Sunset at Monsoon Palace


As promised yesterday, here’s the view we saw atop the Monsoon Palace, Udaipur, Rajasthan.

Sunset at Monsoon Palace

Like I said, neither my words, nor my pictures could do justice to what we saw. This must suffice for now.


Photo taken with a Moto G3, edited Befunky. Click/tap to enter my Flickr Photostream


This is post #5 in this year’s NaBloPoMo, or as Ra calls it Nano Poblano

NaBloPoMo = National Blog Posting Month = Thirty straight days of blogging

Myths about Monsoon Palace


Researching for our trip to Udaipur, we had heard and read about the amazing views of the Aravalli hills from the Monsoon Palace, especially at sunset. The Monsoon Palace was constructed specifically for the purposes of observing the monsoon clouds—and what better time to visit the Palace than in the monsoon!

It had poured heavily the day we reached Udaipur, and it appeared that the heavens above would deny us our visit to this Palace. Amazingly enough, the rain stopped in the early evening, and we headed out to catch the setting sun under a rather overcast sky.

From what we had read in the travel reviews, it was a long trek uphill, and not much upstairs, apart from a neglected building; that one must carry food and water, as there were no food stalls; and keep them safe as there were lots of monkeys who would snatch away your food. And so we went, fully prepared with snacks and water, tucked in a canvas bag, secured safely with the modern miracle called a zip.

Atop Monsoon Palace
Atop the Monsoon Palace

It turns out, either this place hasn’t been reviewed by travellers for a while, or I ended up reading every old one!

So I’m going to attempt to set it right, by debunking all the myths (and adding one observation) about the Palace.

    1. The building didn’t really look neglected or decaying.
    2. There is a restaurant there.
    3. There are also public water dispensers (as with most other monuments)
    4. There are no monkeys (except for one big Langoor, that had probably been hired to keep the red ones away)
    5. There are lots of multi-legged insects. Not dozens or scores or hundreds, there were literally thousands of centipedes/caterpillars/millipedes (I have no idea which of those they were) on the stone steps and walls—possibly due to the rains.

What each of the travel reviewers did get right, though, were the views. To quote one reviewer, “the views are to die for”.

Such was the breathtaking view of the Aravalli hills at sunset, that neither my words, nor my pictures could do justice to it.

We spent a couple of hours drenched in the golden hues of the sun, and as grateful as we were to be in presence of such magnificence, there was one greedy thought still lurking within, “if it weren’t so overcast!” Oh well. 🙂

So what were the great views, that captivated us, you ask? I’ll leave that hanging for one more day.

In the meanwhile, here’s a peek.

Monsoon Palace
Monsoon Palace just after sunset

Photos taken with a Moto G3, edited with Image Composite Editor and Befunky. Click/tap to enter my Flickr Photostream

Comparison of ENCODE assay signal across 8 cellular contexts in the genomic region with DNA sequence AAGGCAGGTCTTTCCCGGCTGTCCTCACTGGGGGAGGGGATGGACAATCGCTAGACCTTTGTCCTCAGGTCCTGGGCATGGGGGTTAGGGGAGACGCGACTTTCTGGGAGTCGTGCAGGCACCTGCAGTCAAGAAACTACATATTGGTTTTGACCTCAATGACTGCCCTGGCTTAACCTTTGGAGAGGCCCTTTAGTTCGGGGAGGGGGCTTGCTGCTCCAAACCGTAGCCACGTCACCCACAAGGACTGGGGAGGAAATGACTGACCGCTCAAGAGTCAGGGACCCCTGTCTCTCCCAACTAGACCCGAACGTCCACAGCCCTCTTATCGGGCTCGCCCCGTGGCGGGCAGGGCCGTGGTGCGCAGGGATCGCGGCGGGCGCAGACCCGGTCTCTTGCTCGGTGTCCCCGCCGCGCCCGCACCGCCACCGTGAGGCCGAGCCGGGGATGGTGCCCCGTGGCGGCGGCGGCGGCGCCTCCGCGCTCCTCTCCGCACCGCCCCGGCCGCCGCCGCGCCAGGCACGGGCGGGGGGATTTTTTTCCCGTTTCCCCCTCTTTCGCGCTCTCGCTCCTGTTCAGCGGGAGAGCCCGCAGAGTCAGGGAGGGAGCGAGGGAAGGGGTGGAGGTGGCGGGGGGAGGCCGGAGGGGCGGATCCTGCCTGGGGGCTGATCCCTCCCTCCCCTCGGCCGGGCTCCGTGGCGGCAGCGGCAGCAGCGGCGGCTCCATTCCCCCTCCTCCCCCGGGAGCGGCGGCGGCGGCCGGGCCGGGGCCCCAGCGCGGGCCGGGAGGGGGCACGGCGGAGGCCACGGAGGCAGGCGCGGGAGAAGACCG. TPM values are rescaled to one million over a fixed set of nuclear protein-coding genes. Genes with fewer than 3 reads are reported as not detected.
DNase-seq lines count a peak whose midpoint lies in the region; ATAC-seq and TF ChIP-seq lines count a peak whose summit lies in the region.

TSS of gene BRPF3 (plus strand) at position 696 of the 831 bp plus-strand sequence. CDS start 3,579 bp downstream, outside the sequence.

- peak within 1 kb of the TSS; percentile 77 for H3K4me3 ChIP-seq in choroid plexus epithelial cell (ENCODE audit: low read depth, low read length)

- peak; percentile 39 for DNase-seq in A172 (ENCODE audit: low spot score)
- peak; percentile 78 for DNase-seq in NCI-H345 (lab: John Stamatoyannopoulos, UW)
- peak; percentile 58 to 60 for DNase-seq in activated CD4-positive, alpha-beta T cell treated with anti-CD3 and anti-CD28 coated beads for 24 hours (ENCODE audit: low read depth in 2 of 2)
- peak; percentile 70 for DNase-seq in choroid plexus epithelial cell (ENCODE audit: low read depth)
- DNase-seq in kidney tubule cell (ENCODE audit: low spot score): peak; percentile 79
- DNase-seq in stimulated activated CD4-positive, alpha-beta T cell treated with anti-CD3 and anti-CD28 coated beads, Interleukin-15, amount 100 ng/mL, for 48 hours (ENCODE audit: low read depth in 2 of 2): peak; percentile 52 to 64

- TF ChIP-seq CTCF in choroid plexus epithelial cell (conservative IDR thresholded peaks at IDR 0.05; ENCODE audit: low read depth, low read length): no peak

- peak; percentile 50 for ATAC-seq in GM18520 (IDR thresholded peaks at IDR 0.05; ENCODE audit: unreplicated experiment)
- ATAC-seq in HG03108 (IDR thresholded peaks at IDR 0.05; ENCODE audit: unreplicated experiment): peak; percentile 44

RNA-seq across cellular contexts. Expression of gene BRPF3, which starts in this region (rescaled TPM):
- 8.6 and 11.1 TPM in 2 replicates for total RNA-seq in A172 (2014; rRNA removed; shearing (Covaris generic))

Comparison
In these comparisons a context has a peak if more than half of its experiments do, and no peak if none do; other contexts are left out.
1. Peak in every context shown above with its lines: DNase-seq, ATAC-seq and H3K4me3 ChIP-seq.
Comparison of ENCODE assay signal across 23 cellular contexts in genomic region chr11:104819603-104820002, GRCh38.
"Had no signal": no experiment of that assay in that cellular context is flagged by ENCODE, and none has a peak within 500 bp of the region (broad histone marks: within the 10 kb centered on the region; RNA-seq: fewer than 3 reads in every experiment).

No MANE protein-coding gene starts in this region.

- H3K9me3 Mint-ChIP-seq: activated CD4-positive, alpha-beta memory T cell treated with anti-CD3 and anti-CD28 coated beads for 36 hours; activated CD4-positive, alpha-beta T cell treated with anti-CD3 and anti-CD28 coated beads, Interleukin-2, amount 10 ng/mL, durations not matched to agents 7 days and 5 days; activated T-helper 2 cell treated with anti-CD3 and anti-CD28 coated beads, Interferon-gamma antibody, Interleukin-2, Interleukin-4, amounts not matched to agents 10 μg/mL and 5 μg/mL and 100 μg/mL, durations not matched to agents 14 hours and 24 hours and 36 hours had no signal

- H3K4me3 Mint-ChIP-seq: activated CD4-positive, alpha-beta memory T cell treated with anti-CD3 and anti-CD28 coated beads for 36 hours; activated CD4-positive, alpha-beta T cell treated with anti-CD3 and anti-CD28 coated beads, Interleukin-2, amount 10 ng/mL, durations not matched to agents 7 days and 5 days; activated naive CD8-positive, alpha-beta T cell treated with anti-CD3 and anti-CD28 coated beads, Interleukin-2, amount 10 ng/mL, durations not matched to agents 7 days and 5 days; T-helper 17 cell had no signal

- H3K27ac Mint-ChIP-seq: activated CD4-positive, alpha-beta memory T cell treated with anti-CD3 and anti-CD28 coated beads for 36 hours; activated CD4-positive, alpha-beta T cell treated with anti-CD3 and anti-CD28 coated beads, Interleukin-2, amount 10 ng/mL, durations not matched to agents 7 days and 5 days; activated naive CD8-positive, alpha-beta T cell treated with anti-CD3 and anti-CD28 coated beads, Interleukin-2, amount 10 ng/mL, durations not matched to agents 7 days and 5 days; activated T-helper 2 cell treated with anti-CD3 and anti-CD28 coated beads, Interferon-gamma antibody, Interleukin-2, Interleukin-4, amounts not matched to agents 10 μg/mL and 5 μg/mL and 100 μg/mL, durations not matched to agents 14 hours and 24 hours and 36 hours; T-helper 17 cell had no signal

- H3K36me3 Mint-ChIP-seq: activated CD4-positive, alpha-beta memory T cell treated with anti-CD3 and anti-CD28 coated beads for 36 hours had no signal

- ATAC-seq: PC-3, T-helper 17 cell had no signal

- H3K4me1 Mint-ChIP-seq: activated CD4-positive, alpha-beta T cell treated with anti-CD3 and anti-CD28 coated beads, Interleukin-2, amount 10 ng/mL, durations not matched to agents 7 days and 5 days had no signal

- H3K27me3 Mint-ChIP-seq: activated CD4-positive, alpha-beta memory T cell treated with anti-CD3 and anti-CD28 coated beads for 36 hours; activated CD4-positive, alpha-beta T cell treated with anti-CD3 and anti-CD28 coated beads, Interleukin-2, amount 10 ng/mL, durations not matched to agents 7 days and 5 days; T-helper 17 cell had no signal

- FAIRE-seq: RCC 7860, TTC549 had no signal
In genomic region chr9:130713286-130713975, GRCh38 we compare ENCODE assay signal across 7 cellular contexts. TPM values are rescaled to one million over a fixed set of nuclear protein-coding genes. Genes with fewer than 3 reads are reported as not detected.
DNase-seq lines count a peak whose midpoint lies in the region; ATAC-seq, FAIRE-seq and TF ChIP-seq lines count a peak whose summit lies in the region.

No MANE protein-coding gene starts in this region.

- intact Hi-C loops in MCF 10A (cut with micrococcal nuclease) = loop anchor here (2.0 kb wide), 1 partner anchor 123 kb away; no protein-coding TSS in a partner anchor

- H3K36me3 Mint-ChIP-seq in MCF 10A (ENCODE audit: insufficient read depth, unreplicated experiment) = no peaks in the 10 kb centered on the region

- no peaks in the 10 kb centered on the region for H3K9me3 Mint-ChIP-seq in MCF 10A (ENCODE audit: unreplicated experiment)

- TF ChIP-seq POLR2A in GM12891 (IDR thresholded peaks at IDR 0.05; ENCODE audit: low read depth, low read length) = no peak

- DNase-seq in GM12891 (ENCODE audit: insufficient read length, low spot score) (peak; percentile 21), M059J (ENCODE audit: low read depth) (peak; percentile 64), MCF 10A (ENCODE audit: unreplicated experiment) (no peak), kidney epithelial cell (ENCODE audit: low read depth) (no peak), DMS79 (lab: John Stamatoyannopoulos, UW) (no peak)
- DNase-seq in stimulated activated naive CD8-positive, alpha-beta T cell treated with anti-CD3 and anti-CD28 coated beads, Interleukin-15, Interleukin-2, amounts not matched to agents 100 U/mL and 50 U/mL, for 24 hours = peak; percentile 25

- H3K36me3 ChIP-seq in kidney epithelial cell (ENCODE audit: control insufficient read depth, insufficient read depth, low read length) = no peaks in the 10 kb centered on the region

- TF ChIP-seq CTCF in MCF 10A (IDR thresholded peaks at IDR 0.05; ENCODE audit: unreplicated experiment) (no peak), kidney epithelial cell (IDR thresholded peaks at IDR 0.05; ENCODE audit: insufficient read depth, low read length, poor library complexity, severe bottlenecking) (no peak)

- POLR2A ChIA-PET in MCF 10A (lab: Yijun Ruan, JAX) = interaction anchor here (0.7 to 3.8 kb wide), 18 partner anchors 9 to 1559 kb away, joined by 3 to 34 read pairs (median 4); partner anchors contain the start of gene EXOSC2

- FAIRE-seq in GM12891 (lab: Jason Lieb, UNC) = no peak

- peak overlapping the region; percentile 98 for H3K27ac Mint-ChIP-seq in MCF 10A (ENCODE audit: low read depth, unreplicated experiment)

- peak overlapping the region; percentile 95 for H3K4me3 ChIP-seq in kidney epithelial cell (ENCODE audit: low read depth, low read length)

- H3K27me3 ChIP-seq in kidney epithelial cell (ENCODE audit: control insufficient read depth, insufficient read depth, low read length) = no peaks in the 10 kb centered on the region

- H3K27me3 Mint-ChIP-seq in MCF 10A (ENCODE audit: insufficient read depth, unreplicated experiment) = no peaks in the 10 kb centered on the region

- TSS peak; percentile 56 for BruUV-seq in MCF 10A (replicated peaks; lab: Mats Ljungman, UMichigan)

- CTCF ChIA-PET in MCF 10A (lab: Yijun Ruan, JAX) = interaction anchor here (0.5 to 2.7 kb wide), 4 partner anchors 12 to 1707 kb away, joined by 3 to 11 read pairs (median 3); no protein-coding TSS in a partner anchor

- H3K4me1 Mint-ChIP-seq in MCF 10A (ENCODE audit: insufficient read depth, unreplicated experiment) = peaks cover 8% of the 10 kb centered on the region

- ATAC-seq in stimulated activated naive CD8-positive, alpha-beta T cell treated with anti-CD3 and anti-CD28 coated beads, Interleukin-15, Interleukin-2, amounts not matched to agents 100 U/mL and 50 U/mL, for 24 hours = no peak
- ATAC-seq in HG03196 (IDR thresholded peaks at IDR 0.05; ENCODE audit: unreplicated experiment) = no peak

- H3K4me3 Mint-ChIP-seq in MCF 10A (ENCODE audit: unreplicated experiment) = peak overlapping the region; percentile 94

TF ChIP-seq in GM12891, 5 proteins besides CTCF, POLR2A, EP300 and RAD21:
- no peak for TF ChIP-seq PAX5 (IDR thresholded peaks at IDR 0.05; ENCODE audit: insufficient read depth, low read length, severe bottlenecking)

This is post #4 in this year’s NaBloPoMo, or as Ra calls it Nano Poblano

NaBloPoMo = National Blog Posting Month = Thirty straight days of blogging

Sunset at Sangam


We’re in November! The year is fast ending. Now where did this year go? For those who know me, it’s been one heck of a roller coaster the past couple of years. And given all that’s going on right now, it would be madness to even think about participating in, what the blogosphere calls, the Nanos. So I’m not thinking about it. I’m jumping right in. If I can manage it, hurrah! And if I can’t, well, that’s okay too.

How about you? Are you going to blog every single day in the month of November? Are you planning to write a novel? Are you crazy enough to do both?! Let me know 🙂


I had previous written about our experience on the boat ride towards Sangam and the jolly boatman who thought we were out to steal his job! This is a picture of the boat on which we sailed. We reached Sangam—the confluence of the holy rivers Ganga, Yamuna and Saraswati—at Sunset, and it was breathtakingly beautiful!

Sunset at Sangam
Sunset at Sangam, Prayag (modern Allahabad)

Picture taken with Moto G3, edited with Befunky. Click/tap to view my Flickr Photostream

It appears that I have several photos with curves in them ;). That makes this boat my third post for the weekly photo challenge! Check out my previous responses Lamps in the sun and On the road: Gangtok to Darjeeling


This is post #1 in this year’s NaBloPoMo, or as Ra calls it Nano Poblano

NaBloPoMo = National Blog Posting Month = Thirty straight days of blogging

Welcome view


Welcome to the view
The setting sun, behind the Aravalli hills, viewed from the entrance to the viewing area at Sajjangarh /  Monsoon Palace

I wanted to write about the stereotypical portrayal of Rajasthan – a traditionally attired instrumentalist, strumming his Ravanhatta and playing Raag Maand and perhaps the most popular, and misinterpreted Rajasthani folk song “Kesariya Balam”. But I’ll shut up this one time, and sit with the Rajput royals and look out for the monsoon clouds atop Sajjangarh in Udaipur.


In response to the Daily Post’s Weekly Photo Challenge: Layered – explore the interplay of texture and depth.